2022 CSA Newsletter #5

Last week was a short work week for the students last week due to the Independence Day holiday. Much of the work completed was around the hoophouses and working with the tomatoes. I mentioned last week that since we grow indeterminate varieties that need to be trellised, they need weekly upkeep throughout the season. The biggest task is getting the string dropped for all the plants. Lots of farms use a reusable twine, like baling, that is hung once and ready to go for multiple seasons. We don't do that for two reasons. The first is that I'm concerned with the potential of any disease over-wintering on the twine and I don't really see an efficient way to sanitize them at the end of the season. The second reason is more from an environmental stance. Even though the twine would last for a few seasons, it would still end up in the landfill at some point. We use a biodegradable twine that can just be cut down with the plants and be deposited with the plant material in our hedgerows. That's way more efficient than having to unwrap or unclip each plant at the end of the season.

Well, all the string has finally been dropped for the tomatoes. And even though it takes a while to get done (which is partly due to how hot it is at the top of the ladder), it's more efficient than in the past. This year's amazing student worker Laura, who was one of last year's amazing student interns, came up with a brilliant way to speed up the process. Instead of going up and down the ladder with a box of twine, all the string is pre-cut to the appropriate length (9, 10, 11 or 12 feet) and ready to go. This year she took it to the next level (albeit towards the end of the needed amount of strings) by measuring 4 at a time from 4 different boxes. I love order of operations! I also had an idea during one of my mornings atop the ladder in the blazing sun. I even wrote it down in my Farm Ideas notebook. Since I know in the late winter what is going to be planted in each hoophouse and the greenhouse, why not get the string dropped before it gets too hot and is a little slower?  Now that all the string is dropped and the plants are all clipped to the twine, we will be in the houses weekly to wrap them around the twine and prune off the "suckers". We also approach this a bit differently than other farms. Many farms will use tomato clips weekly that attach to the twine and around the plants at 8-12" intervals. Again, that's a bit too much plastic for me that will end up in the landfill. They will last for multiple seasons but they need to be sanitized yearly and will degrade over time. This year we are experimenting with just using clips for connecting the plants to the twine instead of what we did in the past of tying a looped knot at the bottom. I think it'll end up being more efficient in the long run because it's a straightforward process. I've had folks struggle with tying the right type of loop around the plants and thinking about the best place for it to go. With the clips they attach to the string and under a branch on every plant the same way. A little less thinking can sometimes make the work more efficient.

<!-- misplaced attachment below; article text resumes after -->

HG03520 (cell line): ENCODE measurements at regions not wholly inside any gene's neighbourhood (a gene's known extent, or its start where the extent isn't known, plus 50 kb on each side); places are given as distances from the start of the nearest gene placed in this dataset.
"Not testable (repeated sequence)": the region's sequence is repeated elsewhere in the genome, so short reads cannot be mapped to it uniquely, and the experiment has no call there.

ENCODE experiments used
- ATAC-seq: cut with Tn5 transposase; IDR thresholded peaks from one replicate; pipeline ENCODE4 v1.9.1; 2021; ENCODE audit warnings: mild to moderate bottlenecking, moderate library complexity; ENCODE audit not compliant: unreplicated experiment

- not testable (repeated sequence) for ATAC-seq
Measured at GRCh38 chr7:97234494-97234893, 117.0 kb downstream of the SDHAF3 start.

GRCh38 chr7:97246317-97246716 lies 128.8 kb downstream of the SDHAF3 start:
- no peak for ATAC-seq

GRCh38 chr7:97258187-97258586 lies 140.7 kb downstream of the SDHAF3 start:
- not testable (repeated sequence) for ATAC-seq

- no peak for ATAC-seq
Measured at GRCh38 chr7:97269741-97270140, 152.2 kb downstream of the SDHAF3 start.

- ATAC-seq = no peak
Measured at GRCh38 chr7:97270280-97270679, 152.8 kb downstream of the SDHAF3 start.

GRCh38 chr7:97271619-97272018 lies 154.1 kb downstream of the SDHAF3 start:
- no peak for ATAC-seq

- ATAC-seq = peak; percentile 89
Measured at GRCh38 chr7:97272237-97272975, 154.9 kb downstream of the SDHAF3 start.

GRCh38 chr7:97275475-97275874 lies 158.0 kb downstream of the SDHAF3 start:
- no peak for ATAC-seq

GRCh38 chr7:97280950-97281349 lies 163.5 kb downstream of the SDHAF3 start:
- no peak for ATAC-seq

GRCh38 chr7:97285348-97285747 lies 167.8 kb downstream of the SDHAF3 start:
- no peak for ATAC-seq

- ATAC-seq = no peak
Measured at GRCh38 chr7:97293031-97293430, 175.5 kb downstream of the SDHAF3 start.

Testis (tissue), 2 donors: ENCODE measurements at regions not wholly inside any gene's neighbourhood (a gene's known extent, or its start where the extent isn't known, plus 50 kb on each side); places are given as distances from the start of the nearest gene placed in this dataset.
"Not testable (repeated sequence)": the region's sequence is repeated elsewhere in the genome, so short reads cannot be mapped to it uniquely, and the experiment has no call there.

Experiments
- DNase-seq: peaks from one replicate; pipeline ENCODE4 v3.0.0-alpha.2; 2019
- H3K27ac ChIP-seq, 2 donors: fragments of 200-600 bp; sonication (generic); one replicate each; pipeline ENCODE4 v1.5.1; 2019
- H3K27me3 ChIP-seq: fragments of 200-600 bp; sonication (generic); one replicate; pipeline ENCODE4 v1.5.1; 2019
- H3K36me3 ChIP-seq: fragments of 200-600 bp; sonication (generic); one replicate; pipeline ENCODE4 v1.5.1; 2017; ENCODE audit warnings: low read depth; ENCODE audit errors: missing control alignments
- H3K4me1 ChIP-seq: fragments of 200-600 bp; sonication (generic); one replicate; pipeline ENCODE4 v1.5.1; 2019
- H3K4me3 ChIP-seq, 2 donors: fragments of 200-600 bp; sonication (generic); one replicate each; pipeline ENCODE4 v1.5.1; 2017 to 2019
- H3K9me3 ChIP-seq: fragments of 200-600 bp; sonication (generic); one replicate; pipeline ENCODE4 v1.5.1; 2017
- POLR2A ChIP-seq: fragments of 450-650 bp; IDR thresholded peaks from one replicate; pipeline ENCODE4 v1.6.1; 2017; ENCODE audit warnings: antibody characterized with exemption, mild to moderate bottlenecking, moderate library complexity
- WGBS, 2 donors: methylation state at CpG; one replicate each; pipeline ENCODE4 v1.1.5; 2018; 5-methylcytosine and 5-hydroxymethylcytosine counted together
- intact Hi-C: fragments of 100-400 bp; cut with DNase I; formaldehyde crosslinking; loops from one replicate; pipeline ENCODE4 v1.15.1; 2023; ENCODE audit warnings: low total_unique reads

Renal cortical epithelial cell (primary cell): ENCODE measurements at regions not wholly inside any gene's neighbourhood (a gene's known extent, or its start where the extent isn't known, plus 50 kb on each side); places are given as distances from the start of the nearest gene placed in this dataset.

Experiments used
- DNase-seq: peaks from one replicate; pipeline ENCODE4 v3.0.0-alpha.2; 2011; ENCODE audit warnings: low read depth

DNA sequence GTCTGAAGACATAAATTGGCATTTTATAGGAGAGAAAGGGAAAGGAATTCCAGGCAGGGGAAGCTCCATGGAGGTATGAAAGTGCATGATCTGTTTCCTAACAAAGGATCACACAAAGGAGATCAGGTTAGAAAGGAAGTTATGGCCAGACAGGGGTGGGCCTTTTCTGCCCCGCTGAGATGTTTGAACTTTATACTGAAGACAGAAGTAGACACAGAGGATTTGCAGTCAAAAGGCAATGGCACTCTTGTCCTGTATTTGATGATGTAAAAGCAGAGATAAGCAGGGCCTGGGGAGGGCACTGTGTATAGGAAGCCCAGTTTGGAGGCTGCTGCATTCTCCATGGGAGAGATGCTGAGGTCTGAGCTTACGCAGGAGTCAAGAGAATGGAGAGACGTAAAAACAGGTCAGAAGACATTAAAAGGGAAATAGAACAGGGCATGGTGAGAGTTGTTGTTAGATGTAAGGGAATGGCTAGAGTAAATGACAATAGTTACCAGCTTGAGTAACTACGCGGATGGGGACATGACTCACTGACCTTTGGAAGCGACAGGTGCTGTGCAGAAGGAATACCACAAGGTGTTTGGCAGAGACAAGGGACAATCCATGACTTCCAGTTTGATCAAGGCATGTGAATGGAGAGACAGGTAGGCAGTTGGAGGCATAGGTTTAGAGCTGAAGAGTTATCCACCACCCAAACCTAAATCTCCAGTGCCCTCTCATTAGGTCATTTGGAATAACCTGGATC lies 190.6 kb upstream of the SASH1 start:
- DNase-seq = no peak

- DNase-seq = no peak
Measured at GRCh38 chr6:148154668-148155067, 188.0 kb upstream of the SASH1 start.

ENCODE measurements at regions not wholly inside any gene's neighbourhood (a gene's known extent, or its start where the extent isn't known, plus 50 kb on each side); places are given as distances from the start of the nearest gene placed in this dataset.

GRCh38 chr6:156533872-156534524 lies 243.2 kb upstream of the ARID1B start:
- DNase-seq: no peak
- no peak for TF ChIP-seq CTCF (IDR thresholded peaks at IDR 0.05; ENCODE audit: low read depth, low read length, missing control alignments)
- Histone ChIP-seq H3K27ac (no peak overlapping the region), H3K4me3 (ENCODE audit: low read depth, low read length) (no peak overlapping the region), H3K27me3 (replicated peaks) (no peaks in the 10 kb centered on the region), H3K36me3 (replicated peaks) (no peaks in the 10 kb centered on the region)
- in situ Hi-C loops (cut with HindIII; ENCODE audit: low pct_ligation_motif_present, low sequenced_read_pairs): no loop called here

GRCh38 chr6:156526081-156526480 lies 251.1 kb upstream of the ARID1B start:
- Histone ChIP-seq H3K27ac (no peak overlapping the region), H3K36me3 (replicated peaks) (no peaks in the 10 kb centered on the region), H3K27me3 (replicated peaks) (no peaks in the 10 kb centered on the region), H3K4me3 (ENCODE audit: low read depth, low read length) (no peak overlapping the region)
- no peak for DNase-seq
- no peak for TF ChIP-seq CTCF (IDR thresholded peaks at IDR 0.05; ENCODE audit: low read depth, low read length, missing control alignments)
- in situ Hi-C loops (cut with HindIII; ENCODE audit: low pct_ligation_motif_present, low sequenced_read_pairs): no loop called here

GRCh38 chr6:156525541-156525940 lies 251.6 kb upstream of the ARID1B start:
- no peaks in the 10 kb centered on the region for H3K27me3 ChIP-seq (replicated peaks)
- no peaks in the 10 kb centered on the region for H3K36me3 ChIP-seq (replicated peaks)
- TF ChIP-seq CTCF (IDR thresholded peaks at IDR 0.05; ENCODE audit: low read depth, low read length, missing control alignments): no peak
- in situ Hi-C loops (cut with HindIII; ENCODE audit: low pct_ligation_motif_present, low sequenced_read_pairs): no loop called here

I swear that I'm not getting paid for every time that I use the word efficient this week but it's something that is extremely important on a small-scale farm. We want to maximize our labor daily because everything that we do throughout the season is connected. I stress that with my students and it is one of the big takeaways that I want them to have when they are through with the program. 

The CSA choice this week contains much of the last of the spring crops on the farm. There will still be the salad turnips, lettuce mix, kale mix and some swiss chard. There will be some more herbs this week, as well as more black currants. This weekend, we added the currants to some pancakes for breakfast. The tartness of the currants went so well with the maple syrup and butter. If you have a dehydrator, I also recommend putting the currants in there to use at a later date in scones or muffins. The black currants are still open for u-pick, so come on by anytime to get larger quantities. This week there will also be scallions and the first of the hot peppers. The varieties that will be in the share this week are jalapenos and purple cayenne. One of the jalapeno varieties is new this year. It is a pale yellow variety named Arriba. I haven't tried one yet but it is apparently a little milder than the green ones in this week's share. The only new variety that I've tried so far is an unripe Red Devil's Tongue. The name just sounds hot and the plant is loaded, so Zach and I were a bit curious. According to the company that we bought the plants from, its Scoville Unit range is 300-500K ripe. To put that in perspective, the orange habaneros we grow top out at around 300K. I will definitely label them when they are ready. Scallions will also be a part of the share this week.

Have a great week!

-Farmer Todd